Action against Smoking and an associated British Medical Journal research noticed a correlation between a sharp rise in mobile phone ownership among teenagers in the mid-1990s and the first real decline in teen smoking." Many aspects of mobile phone use provide teenagers with the same functions offered by smoking while offering an alternative for spending money," the group argued. "The mobile phone is an effective competitor to cigarettes in the market for products that offer teenagers adult-style."
Texting produces other benefits too
Certainly it is true (for adults and teenagers alone) mobile phones offer openings for conversations as well as ways of keeping up appearances by looking busy, appearing confident, popular, or relieving meeting boredom. And phones, like smoking, can be used as a defence mechanism, attention speaking behaviour as well as a way to stand out from the ‘Lonely Crowd’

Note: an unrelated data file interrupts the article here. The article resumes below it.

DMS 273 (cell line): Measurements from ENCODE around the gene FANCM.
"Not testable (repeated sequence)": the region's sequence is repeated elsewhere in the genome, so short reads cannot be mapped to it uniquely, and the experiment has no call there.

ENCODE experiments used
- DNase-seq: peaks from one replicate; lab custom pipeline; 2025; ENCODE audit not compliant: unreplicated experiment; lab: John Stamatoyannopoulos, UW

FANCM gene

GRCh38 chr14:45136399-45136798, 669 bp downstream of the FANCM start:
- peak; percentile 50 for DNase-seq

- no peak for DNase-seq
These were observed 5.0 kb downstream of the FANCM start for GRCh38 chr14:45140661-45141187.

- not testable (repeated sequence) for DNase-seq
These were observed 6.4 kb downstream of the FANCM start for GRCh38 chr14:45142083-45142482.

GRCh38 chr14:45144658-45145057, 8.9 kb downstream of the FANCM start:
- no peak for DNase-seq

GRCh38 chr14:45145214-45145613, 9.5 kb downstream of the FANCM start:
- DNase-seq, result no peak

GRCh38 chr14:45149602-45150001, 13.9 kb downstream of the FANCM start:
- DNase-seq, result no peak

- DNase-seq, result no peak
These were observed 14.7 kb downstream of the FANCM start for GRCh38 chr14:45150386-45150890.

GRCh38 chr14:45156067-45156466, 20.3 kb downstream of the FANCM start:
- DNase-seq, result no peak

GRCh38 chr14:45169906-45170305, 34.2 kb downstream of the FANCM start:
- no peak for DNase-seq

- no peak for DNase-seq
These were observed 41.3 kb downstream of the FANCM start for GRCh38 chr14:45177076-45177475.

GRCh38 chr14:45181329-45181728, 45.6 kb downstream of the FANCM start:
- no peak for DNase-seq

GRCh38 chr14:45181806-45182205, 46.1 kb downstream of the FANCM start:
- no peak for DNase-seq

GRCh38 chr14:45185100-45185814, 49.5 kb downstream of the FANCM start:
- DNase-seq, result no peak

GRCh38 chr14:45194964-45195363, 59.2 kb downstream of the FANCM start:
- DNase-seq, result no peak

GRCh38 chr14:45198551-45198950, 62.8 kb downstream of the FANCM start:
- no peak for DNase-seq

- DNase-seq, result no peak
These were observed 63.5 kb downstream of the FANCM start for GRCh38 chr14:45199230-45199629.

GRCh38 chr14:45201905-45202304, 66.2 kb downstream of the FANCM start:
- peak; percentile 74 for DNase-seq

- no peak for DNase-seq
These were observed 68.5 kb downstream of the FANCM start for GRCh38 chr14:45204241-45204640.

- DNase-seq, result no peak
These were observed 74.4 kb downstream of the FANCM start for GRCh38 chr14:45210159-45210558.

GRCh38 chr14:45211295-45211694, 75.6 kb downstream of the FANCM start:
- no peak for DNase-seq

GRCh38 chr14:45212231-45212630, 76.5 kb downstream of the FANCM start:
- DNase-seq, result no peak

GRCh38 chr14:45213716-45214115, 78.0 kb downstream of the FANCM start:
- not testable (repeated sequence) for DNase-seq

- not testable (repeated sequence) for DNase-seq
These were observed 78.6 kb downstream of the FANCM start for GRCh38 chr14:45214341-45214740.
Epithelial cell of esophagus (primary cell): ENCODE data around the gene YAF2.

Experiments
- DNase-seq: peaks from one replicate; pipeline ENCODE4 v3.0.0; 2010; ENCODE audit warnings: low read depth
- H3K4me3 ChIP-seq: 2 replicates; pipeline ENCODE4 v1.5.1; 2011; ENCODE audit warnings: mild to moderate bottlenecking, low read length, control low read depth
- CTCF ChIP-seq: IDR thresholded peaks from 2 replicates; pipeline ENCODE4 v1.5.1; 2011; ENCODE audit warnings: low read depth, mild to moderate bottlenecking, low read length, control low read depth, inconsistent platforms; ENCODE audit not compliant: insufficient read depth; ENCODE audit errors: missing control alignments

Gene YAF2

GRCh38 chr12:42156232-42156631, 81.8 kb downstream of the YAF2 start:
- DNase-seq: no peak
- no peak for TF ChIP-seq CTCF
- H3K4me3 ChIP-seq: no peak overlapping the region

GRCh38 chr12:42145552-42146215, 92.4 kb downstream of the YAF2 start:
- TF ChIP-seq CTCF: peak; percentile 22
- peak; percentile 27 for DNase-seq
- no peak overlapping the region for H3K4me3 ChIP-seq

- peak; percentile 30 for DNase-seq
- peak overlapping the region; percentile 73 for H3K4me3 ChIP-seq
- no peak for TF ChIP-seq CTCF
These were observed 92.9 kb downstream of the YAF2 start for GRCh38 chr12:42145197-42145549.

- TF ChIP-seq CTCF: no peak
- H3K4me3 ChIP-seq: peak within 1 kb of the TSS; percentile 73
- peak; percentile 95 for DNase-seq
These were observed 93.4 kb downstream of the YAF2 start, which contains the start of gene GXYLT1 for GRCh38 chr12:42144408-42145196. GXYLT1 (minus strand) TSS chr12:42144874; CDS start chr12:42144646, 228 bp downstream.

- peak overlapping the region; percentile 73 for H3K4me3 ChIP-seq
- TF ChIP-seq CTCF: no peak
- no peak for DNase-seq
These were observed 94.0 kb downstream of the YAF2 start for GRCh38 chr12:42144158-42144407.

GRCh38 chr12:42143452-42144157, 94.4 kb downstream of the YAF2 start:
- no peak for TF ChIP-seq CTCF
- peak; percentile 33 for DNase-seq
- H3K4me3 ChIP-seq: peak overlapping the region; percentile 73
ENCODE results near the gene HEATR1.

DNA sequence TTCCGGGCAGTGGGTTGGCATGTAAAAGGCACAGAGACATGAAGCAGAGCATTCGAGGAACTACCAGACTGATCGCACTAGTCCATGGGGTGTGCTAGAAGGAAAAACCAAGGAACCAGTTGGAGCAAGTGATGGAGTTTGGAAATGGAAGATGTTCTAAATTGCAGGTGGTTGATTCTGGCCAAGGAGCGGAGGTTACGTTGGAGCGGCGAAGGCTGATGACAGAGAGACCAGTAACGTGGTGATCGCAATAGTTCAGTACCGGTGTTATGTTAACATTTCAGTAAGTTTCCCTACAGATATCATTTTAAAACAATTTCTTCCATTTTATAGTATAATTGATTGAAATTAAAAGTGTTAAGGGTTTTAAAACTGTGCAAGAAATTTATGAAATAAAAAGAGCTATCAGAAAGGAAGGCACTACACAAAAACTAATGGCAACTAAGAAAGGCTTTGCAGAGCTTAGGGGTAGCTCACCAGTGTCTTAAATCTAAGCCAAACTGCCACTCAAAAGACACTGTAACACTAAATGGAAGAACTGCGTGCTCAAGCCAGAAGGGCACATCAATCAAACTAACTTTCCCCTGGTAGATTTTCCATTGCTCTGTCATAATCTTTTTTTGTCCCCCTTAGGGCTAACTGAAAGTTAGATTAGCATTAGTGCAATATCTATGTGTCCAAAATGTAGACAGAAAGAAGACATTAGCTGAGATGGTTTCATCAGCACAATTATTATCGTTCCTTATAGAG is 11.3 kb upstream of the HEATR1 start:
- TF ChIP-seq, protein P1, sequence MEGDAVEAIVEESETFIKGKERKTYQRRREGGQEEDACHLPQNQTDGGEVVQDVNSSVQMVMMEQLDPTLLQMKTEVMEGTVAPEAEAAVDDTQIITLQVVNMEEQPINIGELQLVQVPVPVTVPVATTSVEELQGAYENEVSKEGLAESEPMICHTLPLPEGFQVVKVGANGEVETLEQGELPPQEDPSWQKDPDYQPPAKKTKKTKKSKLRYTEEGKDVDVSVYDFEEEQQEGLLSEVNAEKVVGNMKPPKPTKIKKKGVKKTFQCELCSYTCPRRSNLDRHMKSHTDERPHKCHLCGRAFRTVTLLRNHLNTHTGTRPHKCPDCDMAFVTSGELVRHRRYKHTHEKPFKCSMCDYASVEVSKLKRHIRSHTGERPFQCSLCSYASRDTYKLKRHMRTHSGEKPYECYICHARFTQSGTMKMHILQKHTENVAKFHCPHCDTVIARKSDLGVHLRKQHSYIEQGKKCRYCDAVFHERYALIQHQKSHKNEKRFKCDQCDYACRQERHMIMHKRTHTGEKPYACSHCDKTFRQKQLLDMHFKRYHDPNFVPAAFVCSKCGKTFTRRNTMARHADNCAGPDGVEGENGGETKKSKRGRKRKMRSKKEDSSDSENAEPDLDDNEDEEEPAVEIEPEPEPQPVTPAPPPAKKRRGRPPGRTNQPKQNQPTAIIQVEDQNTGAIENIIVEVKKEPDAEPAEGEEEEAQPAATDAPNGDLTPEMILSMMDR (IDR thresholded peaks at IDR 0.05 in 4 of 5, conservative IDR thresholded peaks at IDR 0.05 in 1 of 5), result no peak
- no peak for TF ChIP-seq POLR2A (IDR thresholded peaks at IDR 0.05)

Richard Harper, senior researcher at Microsoft, a sociologist by background perspective emphasises that aspects of mobile communications can be akin to a gift. They are treasured by users, and texts and images are looked at again and again. He also pointed out that users pay premium prices or attention for things that are really important to them. This concept of the mobile as an ‘intimate channel’ of communication was also emphasised in Dr Sadie Plant’s provocative Motorola study on the effects of mobiles on social and individual life.